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What killed Lenin? Poison called possibility
UMd. panel speculates on dictator’s death
BALTIMORE — Stress, family medical history or possibly even poison led to the death of Vladimir Lenin, contradicting a popular theory that a sexually transmitted disease debilitated the Soviet Union’s founder, a UCLA neurologist said.
The 53-year-old Soviet leader suffered several strokes before dying in 1924, and what caused them isn’t clear.
An autopsy found blood vessels in his brain were extremely hardened, results that have been difficult to understand, said Dr. Philip Mackowiak, who organizes the yearly event.
“No. 1, he’s so young, and No. 2, he has none of the important risk factors,” Dr. Mackowiak said.
Lenin didn’t smoke; he never let smokers near him. He also didn’t have diabetes, wasn’t overweight, and the autopsy didn’t find any evidence of high blood pressure, said Dr. Mackowiak, director of the medical care clinical center of the VA Maryland Health Care System, a co-sponsor of the event.
Lenin was treated for syphilis using the primitive medications available at the time, and while the sexually transmitted disease can cause strokes, there is no evidence from his symptoms or the autopsy that was the case with Lenin, Dr. Vinters said.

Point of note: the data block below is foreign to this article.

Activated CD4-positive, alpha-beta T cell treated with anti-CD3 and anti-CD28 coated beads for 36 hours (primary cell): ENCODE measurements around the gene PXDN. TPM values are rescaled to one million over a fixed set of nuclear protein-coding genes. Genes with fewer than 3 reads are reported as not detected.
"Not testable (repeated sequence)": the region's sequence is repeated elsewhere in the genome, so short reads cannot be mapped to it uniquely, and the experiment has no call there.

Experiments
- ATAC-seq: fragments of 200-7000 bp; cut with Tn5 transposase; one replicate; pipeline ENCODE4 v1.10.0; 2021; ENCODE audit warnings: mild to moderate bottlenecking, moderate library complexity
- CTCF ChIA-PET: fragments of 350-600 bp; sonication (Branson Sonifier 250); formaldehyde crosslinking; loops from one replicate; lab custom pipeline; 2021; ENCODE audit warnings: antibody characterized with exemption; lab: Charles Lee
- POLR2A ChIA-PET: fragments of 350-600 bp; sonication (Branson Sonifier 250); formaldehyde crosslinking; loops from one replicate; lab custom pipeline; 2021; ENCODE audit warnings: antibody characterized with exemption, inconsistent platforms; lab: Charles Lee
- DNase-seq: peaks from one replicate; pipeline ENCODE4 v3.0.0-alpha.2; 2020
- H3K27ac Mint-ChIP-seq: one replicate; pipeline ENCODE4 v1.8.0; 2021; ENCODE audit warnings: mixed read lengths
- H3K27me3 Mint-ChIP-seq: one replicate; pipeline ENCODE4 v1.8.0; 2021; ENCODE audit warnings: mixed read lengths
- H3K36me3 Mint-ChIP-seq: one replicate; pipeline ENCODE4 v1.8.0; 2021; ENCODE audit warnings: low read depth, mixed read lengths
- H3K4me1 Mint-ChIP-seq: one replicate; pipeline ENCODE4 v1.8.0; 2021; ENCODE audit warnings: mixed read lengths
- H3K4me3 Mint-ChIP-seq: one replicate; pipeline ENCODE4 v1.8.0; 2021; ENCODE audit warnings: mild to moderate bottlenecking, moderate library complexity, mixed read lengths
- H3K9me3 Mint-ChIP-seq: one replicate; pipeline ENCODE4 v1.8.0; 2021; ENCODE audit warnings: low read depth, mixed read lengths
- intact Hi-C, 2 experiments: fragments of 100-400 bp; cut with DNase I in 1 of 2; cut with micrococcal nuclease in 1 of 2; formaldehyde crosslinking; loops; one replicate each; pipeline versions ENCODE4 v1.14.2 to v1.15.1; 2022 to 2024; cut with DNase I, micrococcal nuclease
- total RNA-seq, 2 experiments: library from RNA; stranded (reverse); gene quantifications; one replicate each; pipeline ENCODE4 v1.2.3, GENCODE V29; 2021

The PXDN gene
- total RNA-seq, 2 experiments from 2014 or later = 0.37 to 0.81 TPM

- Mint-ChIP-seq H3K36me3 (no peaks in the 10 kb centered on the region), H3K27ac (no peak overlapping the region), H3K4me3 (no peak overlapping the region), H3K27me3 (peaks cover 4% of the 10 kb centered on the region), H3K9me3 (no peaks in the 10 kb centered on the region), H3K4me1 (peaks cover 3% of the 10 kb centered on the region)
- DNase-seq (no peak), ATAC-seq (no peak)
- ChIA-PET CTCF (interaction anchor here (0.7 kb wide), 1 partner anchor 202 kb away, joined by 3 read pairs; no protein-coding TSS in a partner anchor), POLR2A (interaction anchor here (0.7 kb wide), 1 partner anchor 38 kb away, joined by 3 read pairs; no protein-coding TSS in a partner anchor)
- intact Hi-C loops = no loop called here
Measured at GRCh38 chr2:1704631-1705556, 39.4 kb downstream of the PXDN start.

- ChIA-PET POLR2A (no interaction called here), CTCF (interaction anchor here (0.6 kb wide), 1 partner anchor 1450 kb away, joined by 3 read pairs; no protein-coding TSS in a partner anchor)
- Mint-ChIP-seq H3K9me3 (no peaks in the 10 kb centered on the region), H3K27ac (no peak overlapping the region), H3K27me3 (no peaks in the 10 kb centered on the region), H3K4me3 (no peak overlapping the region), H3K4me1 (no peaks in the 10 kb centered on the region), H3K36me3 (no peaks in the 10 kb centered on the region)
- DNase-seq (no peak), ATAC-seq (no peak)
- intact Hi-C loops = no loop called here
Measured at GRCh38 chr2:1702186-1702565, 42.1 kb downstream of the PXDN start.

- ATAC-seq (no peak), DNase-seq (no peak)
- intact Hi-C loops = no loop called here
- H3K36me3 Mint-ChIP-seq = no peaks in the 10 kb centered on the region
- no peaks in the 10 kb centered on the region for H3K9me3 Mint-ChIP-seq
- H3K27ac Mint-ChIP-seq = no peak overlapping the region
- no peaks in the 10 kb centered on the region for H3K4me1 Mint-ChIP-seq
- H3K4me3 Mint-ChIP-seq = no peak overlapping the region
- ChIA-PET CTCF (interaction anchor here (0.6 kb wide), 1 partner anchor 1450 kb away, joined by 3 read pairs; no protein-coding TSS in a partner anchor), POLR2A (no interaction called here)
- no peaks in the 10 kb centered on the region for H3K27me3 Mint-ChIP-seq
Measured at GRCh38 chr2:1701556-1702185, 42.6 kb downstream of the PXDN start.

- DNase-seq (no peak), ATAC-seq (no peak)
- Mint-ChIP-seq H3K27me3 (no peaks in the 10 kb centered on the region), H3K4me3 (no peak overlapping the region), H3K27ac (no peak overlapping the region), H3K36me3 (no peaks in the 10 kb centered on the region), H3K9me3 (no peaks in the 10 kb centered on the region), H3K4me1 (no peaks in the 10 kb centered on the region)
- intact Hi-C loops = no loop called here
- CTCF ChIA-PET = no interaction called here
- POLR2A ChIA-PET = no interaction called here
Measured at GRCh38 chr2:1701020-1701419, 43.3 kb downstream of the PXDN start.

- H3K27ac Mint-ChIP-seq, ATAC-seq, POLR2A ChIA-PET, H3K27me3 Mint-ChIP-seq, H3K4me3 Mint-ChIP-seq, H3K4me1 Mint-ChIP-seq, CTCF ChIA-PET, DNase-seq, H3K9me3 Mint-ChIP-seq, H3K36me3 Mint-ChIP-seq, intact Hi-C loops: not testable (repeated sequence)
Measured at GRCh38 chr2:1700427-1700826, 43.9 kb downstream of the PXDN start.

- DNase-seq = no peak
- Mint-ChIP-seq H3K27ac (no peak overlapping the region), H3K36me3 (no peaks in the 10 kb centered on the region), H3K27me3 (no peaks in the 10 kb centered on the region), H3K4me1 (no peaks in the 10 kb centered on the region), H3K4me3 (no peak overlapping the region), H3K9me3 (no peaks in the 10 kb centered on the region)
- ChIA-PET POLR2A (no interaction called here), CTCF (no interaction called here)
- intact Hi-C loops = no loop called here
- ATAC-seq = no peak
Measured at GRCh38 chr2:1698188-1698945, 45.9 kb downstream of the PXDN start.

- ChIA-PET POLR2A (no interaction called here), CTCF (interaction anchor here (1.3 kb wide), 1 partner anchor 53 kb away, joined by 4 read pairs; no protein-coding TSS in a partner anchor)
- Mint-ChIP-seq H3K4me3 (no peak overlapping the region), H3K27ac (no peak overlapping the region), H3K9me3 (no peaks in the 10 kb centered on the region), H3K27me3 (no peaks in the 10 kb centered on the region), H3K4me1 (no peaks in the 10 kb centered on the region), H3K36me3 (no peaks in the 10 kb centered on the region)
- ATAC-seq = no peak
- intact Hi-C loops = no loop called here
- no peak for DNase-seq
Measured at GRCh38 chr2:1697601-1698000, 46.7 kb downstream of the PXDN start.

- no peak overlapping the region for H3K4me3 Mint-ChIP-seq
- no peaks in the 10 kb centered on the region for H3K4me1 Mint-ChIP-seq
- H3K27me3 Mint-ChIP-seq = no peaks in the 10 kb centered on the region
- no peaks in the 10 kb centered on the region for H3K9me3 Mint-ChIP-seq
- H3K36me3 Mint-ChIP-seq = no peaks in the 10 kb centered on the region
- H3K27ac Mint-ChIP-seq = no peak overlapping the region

The Soviet dictator’s father died at 54, and both may have been predisposed to hardening of the arteries. Stress also is a risk factor for strokes, and there’s no question the communist revolutionary was under plenty of that, the neurologist said.
“People were always trying to assassinate him, for example.” Dr. Vinters said.
Mr. Lurie, a St. Petersburg-based expert in Russian history and politics, who also spoke at the conference, said that while Lenin had several strokes, he believes Josef Stalin may have finished him off with poison, a theory that Dr. Vinters said is a possibility.
Lenin’s health had been growing worse over time. In 1921, he forgot the words of a major speech, and he had to learn to speak again and write with his left hand after one stroke. However, Mr. Lurie said Lenin had recovered enough in early 1924 that he celebrated the new year and went hunting.
Mr. Vinters, who reviewed autopsy records and the leader’s clinical history, said toxicology tests that might have revealed poisoning were not conducted. Reports from the time also show Lenin was active and talking a few hours before his death.
“Then he experienced a series of really, really bad convulsions, which is quite unusual for someone who has a stroke,” Mr. Vinters said.
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